Suspected email hackers for hire charged in four countries

Authorities in the U.S., India, China and Romania crack down on websites offering email hacking services

Eleven people were charged in the U.S., India, China and Romania for their suspected involvement with websites offering email hacking services.

Mark Anthony Townsend, 45, of Cedarville, Arkansas, and Joshua Alan Tabor, 29, of Prairie Grove, Arkansas, were charged with a felony offense for hacking into nearly 6,000 email accounts, the U.S. Attorney's Office for the Central District of California announced Friday. Authorities believe Townsend and Tabor operated a website called needapassword.com through which they offered to obtain, for a fee, the passwords to email accounts supplied by other users. The payments were received via PayPal.

Three other U.S. residents were charged with misdemeanor offenses for hiring email hackers from foreign countries. John Ross Jesensky, 30, of Northridge, California, is believed to have paid US$21,675 to a Chinese website to get e-mail account passwords. Laith Nona, 31, of Troy, Michigan, and Arthur Drake, 55, of Bronx, New York, are suspected to have paid $1,081 and $1,011 respectively for similar services.

The five defendants are expected to plead guilty in the coming weeks, the U.S. Attorney's Office said.

The cases are related to an international law enforcement operation in four countries that also resulted in the arrest of six people in India, China and Romania.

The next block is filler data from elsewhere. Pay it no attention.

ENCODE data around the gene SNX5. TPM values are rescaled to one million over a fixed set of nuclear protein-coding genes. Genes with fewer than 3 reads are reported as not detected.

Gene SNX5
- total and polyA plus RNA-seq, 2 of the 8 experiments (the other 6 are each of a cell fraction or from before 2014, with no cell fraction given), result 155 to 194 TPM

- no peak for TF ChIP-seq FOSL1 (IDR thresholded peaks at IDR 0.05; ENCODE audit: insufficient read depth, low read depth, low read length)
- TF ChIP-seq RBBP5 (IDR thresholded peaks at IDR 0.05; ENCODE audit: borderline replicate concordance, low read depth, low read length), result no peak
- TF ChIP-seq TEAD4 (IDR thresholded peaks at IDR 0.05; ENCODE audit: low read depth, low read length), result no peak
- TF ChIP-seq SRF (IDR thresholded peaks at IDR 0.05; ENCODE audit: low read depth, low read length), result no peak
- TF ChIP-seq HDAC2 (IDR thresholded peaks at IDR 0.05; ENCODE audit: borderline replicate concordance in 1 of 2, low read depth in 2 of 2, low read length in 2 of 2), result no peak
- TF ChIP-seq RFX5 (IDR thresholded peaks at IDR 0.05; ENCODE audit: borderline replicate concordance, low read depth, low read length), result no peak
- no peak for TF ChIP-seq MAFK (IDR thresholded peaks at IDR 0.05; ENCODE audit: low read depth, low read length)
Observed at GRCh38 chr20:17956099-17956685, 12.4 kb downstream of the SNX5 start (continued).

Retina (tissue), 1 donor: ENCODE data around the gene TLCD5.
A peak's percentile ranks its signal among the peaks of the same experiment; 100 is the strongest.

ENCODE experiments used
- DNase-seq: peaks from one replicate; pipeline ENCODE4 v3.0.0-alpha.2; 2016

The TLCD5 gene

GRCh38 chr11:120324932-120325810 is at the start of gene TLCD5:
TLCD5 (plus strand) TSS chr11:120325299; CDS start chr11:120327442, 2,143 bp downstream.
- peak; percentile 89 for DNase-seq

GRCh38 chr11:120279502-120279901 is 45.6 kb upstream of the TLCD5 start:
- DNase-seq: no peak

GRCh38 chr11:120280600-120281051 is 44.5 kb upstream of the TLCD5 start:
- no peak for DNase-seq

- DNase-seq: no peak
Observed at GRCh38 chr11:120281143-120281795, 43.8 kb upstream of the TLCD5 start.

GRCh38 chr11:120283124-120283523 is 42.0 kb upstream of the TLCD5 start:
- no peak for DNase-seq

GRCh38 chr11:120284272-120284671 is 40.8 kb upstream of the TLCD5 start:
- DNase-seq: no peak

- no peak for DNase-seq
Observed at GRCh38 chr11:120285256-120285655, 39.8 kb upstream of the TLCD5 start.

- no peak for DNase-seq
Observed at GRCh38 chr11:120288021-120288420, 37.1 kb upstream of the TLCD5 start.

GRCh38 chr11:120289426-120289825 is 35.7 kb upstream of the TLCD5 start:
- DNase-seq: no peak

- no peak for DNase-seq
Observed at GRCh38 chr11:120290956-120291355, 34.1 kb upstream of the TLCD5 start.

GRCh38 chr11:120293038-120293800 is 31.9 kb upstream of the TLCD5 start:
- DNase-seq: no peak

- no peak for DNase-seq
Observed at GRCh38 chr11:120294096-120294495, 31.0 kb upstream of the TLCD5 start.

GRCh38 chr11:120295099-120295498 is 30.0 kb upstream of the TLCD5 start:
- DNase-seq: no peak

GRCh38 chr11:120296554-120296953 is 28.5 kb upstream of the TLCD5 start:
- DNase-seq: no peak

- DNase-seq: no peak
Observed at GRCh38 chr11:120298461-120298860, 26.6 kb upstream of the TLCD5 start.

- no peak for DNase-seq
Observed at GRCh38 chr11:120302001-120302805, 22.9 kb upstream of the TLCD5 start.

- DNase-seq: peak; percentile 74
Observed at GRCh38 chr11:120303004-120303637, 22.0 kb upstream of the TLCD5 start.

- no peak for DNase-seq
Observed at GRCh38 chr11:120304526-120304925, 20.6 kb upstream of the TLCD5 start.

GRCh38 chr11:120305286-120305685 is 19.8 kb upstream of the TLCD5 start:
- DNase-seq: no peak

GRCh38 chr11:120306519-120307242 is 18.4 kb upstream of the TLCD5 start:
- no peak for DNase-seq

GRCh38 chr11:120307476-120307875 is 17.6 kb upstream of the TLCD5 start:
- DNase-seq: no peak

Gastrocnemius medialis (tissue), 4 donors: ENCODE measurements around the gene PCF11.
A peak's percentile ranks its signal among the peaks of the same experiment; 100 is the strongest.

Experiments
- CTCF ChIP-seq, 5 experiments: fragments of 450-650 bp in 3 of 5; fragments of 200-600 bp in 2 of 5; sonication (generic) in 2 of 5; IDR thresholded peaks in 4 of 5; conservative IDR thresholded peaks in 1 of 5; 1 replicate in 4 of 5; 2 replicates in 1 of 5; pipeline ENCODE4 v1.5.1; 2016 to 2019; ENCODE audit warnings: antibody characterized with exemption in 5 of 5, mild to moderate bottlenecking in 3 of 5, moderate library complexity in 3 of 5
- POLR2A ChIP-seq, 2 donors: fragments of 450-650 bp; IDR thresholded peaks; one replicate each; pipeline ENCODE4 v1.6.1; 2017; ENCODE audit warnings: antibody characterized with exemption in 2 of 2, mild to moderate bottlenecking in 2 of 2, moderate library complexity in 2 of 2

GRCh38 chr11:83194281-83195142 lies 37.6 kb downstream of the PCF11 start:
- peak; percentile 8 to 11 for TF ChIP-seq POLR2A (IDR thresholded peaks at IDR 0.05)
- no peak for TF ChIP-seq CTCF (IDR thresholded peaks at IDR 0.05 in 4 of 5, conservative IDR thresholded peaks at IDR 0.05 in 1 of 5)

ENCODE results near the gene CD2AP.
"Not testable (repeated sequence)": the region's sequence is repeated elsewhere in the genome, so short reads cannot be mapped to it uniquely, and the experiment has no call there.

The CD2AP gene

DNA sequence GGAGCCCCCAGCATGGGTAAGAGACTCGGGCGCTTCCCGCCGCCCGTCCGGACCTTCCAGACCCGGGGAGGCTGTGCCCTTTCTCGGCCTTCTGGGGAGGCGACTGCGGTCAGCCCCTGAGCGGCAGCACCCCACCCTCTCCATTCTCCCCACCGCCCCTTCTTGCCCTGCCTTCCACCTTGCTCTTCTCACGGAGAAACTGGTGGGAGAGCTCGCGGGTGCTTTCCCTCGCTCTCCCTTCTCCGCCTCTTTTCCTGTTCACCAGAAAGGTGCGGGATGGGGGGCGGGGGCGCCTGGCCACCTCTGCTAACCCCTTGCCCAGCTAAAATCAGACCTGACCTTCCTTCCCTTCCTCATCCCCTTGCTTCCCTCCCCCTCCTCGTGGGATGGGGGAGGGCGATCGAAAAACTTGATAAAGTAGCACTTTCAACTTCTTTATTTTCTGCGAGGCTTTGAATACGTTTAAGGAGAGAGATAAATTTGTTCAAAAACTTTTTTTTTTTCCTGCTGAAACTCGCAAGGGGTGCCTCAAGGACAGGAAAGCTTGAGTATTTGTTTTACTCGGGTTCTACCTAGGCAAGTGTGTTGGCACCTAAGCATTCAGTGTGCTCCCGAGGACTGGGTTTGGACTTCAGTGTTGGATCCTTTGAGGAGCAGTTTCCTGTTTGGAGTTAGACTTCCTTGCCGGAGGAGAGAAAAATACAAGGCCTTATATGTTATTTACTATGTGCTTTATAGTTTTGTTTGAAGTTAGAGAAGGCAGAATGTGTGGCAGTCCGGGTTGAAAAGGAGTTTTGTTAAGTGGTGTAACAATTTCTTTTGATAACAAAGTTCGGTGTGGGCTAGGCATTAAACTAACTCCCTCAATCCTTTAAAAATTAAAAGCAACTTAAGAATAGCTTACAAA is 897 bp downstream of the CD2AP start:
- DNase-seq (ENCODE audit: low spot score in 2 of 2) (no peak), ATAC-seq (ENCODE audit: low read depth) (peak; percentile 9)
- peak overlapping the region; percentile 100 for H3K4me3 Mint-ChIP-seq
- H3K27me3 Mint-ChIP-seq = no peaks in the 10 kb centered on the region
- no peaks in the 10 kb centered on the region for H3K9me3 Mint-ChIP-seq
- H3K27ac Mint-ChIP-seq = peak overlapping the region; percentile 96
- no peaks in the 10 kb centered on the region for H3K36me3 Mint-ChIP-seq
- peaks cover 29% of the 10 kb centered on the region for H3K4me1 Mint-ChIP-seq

Prosecutors from the Romanian Directorate for Investigating Organized Crime and Terrorism, known as DIICOT, charged and detained four people who are believed to have offered email hacking services through several websites: zhackgroup.com, spyhackgroup.com, rajahackers.com, clickhack.com, ghostgroup.org, and e-mail-hackers.com.

According to the U.S. Attorney's Office, the scheme run by the Romanian suspects affected around 1,600 email accounts between Feb. 2011 and Oct. 2012. However, a news release Friday from DIICOT that only mentioned house searches said the suspects hacked into over 2,000 email accounts for fees between $50 and $200.

In India, the Central Bureau of Investigation (CBI) arrested a man named Amit Tiwari for running the websites www.hirehacker.net and www.anonymiti.com, the U.S. Attorney's Office said. Searches have also been executed at his and associates' residences.

India's Central Bureau of Investigation didn't name the arrested suspect in its own news release Friday but said that he is from Pune. The suspect and his associates are believed to have gained unauthorized access to over 900 email accounts between February 2011 and February 2013 for fees between $250 to $500, the CBI said.

In China, the Ministry of Public Safety arrested Ying Liu, also known as Brent Liu, under the suspicion that he operated a website called hiretohack.net. Liu is believed to have gained access to over 300 email accounts without authorization between January 2012 and March 2013, the U.S. Attorney's Office said.

"For India's CBI, China's MPS, Romania's DCCO [a division of DIICOT], and the FBI to cooperate together on a single case is without precedence," Gary Warner, the Director of Research in Computer Forensics at the University of Alabama at Birmingham, said Saturday in a blog post. "A great sign towards a bad future for cyber criminals."

The arrests come after earlier last week DIICOT arrested a person suspected to be the celebrity hacker Guccifer who hacked into the email addresses of many U.S. and foreign public figures including former U.S. Secretary of State Colin Powell and members of the former U.S. President's George W. Bush family.

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Tags Criminalintrusiononline safetysecurityAccess control and authenticationlegalcybercrimeprivacy

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